It is clear that people, whether they recognize it or not, experience age through a cultural lens. Thus, the changing racial and ethnic population of the United States represents a unique group of individuals. These different cultural backgrounds affected their individual lifetime experiences as children, adolescents, and adults. It will, of course, also affect their aging experiences both cumulatively and contemporaneously. Each cultural group has a unique history. For example, consider the case of Cuban immigrants in Miami, Florida, who fled Fidel Castro’s dictatorship and arrived in the United States feeling forcibly expelled from their homeland. When they arrived in the country, they found very sympathetic Americans who believed that Castro was an evil and unjust dictator who was treating Cuban people unfairly. On the other hand, Middle Easterners also have come to the United States to escape an unpopular dictator, but during recent times, Americans have become more hostile, rather than less hostile, toward people from the Middle East. In addition, despite the fact that Middle Easterners also came to escape an unjust dictator, war, and oppression, they are currently viewed with suspicion, unkindness, and resentment. But another current example indicates that these more recent reactions are not ubiquitous. Interestingly, although the United States is experiencing increased hostilities with North Korea, this hostility does not seem to extend to Koreans in this country. They also fled a homeland torn by war, but somehow Americans are more accepting of their presence and their culture. The attitudes of the American public certainly influence the aging experience of both early and later immigrants.
Although these comments have addressed the general concept of culture, there are culture-specific expectations and beliefs concerning health and aging. The next section briefly considers the health implications of culture on aging persons and their family.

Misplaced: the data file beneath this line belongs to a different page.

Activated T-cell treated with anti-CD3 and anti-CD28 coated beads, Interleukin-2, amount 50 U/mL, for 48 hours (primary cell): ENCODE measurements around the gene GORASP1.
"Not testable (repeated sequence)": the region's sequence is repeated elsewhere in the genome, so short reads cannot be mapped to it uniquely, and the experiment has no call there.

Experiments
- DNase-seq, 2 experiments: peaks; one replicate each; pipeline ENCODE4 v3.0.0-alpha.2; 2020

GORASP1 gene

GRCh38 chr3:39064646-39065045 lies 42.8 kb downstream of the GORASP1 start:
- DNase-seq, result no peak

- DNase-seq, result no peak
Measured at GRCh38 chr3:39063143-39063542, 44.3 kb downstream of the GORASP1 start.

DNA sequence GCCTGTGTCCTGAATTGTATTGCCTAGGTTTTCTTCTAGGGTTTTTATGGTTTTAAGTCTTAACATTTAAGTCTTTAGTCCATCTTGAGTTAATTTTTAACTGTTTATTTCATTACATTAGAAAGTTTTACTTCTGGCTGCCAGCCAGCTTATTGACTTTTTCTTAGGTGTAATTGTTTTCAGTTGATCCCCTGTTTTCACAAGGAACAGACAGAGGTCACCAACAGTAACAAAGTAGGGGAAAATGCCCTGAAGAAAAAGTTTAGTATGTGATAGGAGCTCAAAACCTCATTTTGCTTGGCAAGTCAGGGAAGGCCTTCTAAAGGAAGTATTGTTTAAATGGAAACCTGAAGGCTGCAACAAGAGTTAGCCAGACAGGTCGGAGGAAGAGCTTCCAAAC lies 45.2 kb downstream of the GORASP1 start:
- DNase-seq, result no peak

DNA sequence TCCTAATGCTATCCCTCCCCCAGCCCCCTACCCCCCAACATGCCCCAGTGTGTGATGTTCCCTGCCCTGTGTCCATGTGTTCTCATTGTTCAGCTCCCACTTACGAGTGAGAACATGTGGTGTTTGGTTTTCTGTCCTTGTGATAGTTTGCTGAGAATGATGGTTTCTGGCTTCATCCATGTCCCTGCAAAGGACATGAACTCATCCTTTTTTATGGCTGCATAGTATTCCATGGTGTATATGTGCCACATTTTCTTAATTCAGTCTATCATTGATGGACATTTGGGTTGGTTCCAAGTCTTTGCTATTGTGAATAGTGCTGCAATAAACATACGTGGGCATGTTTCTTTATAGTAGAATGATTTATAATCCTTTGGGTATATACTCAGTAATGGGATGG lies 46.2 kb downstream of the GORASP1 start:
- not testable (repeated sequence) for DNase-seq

5. Age, Culture, And Social Relations
Individuals age within families, communities, and society. They interact with these organized structures most frequently through social relations. Social scientists have studied social relations extensively, and it is increasingly understood that social relations affect both the psychological health and physical health of people of all ages. This is evident in models emerging from the childhood literature, such as the life span attachment model, as well as in those emerging from the adult literature, such as the convoy model of social relations. Both of these models emphasize that social relations accumulate over time and influence both contemporaneous and longitudinal choices. These literatures have identified several elements of social relations that influence both morbidity and mortality. In the convoy model, as well as in other adult social relations models, these elements include structural characteristics such as the number, age, gender, role relationship, and years known of network members; support exchanged with network members such as love, tangible aid, and advice; and evaluation of these relationships, that is, whether one feels that they are positive or negative and whether one is satisfied and/or happy with them. Although some elements of social relations transcend age and culture, other aspects of social relations are fundamentally influenced by culture and age. For example, most people of all ages have close social relations with their parents, spouses, and children. Europeans tend to include more extended family members among their close social relations, whereas this is less true among Americans, who are more likely to include friends.